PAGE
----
Objective dismissal due to absences versus the principle of non-retroactivity of laws
Much has happened since Royal Decree-Law 3/2012 took effect, so much that people have stopped referring to it as the “new labor law reform”. However, it is not until now that certain hitherto unclear aspects have begun to take shape (thanks to the Supreme Court’s interpretation).
One of these concerns the amendment of article 52.d) of the Workers’ Statute, which brought in the truly significant change of allowing employers to terminate employment contracts on the objective grounds of employee absences regardless of the overall absences of the staff at the workplace. Under the new rules, an employee may be dismissed if he or she has absences, albeit justified but intermittent: (i) of 20% of normal working hours in two consecutive months and his or her absence entails 5% of the normal working hours over the preceding twelve months; or (ii) his or her absence reaches 25% in four non-continuous months over a period of twelve months.
Within weeks of the entry into force of the reform, a considerable number of employers relied on the new wording of the article to terminate the employment contracts of employees with the absence levels set out in article 52 of the Workers’ Statute. In doing so, they had to take into account the absences prior to the reform given that an annual computation was necessary.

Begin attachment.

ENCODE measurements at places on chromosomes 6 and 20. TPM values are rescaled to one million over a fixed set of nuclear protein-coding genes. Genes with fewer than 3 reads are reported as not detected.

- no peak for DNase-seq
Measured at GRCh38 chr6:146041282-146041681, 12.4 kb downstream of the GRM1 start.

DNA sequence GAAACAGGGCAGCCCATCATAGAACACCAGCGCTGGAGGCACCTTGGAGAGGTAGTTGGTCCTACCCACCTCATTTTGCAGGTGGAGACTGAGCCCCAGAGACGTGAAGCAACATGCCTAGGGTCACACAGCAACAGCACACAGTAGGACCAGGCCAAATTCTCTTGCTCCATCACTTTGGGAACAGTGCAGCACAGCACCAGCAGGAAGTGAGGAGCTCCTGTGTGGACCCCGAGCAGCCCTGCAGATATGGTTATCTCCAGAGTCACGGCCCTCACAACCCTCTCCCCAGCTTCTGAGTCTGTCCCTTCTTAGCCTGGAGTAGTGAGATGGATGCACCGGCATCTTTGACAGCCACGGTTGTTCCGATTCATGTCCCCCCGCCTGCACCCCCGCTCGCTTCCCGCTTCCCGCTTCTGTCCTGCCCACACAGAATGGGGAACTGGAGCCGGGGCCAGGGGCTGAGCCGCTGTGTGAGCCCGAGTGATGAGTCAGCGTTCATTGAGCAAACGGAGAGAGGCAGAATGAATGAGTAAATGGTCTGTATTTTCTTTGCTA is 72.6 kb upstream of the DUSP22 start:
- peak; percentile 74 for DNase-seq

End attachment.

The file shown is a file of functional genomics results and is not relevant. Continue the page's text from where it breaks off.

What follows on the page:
The fact of computing absences prior to the reform in order to carry out objective dismissals has triggered fierce debate in the labor courts as a result of numerous appeals against the dismissals. Some courts have held that computing these absences would run counter to the principle of non-retroactivity of laws, while others have considered that, if there is no transitional provision, the article should be applied directly on its own terms.
Against this backdrop, the Supreme Court has issued several judgments in response to requests for a definitive ruling on a point of law, in which it has opted for the first of the above-mentioned approaches. In other words, it considers that absences prior the entry into force of Royal Decree-Law 3/2012 cannot be taken into account when analyzing compliance with the requirements for objective dismissals based on employee absences.
All in all, this interpretation has meant that, in practice, employees could not resort to this type of objective termination of employment contracts until the new law had been in effect for one year (or, in the best case scenario, four non-continuous months) since, given that the annual computation requirement had to be met but at the same time absences prior to the reform could not be taken into account, it was not possible to meet the requirement of 5% of the normal working hours over the preceding twelve months.
Garrigues Employment and Labor Law Department